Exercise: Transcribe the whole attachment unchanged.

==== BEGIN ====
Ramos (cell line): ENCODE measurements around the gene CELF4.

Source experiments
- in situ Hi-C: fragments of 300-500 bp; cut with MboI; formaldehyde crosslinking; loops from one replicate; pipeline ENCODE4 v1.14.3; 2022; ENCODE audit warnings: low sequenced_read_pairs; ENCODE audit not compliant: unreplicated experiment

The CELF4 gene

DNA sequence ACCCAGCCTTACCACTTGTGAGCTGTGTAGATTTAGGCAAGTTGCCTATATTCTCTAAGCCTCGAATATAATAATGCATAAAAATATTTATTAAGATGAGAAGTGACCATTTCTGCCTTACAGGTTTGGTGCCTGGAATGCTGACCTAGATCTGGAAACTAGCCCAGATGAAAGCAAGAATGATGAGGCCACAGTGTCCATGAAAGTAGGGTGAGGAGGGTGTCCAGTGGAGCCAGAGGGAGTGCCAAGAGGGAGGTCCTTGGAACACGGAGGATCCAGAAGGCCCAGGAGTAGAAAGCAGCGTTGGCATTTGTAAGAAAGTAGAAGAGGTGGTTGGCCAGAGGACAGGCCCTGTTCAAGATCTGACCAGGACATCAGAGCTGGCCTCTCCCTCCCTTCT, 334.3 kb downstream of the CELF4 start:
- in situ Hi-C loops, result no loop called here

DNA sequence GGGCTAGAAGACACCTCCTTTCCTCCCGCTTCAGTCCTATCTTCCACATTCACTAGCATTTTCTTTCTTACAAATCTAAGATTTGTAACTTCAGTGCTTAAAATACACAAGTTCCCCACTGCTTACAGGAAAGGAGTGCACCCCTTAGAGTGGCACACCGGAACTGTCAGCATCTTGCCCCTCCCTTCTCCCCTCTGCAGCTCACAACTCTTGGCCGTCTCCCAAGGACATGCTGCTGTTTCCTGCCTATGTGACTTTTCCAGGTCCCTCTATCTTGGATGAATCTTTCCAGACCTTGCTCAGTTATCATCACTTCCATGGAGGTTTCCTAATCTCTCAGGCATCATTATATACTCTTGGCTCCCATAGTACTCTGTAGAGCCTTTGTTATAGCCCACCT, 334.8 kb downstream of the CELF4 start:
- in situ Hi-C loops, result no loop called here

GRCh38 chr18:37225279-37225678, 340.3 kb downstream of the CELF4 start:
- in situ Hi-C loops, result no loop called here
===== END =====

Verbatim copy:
Ramos (cell line): ENCODE measurements around the gene CELF4.

Source experiments
- in situ Hi-C: fragments of 300-500 bp; cut with MboI; formaldehyde crosslinking; loops from one replicate; pipeline ENCODE4 v1.14.3; 2022; ENCODE audit warnings: low sequenced_read_pairs; ENCODE audit not compliant: unreplicated experiment

The CELF4 gene

DNA sequence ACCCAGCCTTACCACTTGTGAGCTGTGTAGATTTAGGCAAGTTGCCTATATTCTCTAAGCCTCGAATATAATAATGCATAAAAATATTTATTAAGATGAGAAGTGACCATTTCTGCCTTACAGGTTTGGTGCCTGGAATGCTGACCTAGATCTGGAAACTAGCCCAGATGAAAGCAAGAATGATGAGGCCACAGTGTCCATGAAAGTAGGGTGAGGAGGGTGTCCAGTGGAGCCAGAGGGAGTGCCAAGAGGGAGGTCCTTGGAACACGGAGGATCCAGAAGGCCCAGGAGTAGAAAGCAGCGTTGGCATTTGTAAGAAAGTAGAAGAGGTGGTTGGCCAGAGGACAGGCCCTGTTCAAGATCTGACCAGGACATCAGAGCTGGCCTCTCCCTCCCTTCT, 334.3 kb downstream of the CELF4 start:
- in situ Hi-C loops, result no loop called here

DNA sequence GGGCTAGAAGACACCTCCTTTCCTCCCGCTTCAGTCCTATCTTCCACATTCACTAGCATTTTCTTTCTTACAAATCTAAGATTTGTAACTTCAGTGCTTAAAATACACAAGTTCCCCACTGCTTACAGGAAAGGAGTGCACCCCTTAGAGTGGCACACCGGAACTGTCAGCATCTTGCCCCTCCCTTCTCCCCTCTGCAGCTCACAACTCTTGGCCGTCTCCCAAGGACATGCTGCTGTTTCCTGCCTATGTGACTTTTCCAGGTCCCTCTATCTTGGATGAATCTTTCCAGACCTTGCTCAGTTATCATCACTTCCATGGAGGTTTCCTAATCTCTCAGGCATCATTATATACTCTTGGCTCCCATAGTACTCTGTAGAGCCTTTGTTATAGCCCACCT, 334.8 kb downstream of the CELF4 start:
- in situ Hi-C loops, result no loop called here

GRCh38 chr18:37225279-37225678, 340.3 kb downstream of the CELF4 start:
- in situ Hi-C loops, result no loop called here